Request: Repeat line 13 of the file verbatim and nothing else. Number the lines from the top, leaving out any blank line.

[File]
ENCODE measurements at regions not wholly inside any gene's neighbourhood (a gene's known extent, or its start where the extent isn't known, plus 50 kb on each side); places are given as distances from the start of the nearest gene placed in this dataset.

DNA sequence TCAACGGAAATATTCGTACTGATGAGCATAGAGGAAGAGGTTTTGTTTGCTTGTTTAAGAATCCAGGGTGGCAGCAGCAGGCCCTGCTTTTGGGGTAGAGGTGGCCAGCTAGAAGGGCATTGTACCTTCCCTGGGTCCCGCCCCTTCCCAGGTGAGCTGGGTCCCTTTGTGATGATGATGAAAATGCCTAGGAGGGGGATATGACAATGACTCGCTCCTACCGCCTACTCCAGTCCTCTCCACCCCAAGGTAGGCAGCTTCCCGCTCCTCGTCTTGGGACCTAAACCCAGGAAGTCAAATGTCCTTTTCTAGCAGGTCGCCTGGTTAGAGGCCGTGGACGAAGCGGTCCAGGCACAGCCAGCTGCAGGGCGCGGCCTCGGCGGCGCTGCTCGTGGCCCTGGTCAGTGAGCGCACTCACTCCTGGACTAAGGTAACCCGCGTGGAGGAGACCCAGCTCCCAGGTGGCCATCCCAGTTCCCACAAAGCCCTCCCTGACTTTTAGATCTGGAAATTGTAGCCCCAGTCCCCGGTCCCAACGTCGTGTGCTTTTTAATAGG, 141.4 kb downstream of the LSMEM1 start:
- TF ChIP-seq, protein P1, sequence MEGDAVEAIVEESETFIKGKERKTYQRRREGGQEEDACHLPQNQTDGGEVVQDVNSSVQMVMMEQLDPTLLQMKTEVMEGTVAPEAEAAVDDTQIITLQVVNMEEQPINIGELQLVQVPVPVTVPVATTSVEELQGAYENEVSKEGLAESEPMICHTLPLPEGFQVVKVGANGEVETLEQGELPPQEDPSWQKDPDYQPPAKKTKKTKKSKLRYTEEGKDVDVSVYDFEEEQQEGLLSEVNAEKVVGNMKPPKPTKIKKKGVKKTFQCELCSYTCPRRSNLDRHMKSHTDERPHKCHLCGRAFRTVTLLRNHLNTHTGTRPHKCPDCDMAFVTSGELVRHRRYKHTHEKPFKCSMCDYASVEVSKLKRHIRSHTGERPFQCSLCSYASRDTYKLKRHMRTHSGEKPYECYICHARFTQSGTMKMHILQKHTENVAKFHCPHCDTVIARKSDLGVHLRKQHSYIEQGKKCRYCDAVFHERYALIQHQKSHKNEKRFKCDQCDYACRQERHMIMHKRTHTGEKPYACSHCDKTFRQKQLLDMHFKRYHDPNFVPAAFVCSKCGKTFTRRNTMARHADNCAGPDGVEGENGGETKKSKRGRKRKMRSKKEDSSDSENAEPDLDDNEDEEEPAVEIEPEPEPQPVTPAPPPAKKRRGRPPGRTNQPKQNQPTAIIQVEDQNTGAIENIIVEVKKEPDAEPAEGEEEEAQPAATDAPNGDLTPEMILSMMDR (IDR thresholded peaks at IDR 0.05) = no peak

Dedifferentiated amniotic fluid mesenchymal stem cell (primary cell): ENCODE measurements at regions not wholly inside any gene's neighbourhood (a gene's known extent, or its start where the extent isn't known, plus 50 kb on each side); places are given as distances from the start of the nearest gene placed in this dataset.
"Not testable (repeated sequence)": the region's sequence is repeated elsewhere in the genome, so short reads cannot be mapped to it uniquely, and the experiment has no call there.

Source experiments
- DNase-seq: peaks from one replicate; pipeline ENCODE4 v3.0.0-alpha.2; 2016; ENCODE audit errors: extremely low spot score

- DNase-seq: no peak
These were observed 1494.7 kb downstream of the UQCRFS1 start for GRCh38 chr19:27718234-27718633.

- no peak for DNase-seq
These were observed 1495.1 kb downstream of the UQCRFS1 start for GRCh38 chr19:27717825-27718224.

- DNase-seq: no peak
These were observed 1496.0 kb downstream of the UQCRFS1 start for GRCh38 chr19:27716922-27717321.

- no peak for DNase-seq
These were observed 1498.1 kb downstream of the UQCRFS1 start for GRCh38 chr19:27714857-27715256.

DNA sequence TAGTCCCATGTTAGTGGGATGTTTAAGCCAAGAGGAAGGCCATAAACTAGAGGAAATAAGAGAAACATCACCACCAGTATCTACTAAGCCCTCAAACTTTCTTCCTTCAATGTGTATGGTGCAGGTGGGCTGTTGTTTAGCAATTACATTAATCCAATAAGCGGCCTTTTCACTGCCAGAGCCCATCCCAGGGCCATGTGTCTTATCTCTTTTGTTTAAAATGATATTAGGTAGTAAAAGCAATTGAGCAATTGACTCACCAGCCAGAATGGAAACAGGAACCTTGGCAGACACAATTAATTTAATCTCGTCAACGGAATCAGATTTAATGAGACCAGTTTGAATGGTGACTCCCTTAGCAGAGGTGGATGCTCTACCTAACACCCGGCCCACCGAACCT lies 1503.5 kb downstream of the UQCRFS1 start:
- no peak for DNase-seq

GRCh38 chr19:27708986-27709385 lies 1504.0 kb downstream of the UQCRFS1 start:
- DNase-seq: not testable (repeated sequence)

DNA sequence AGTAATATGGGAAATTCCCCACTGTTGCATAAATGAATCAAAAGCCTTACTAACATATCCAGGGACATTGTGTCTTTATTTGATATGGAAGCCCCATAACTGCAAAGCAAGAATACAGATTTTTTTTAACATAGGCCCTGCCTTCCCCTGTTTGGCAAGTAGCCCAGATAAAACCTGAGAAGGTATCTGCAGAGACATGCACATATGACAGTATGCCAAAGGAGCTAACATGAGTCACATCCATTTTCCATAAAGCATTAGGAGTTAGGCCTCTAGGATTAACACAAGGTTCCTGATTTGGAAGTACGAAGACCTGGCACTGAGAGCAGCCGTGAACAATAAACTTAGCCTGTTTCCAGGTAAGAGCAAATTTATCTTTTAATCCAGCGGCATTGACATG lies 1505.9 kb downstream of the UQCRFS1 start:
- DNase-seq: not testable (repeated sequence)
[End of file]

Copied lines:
These were observed 1496.0 kb downstream of the UQCRFS1 start for GRCh38 chr19:27716922-27717321.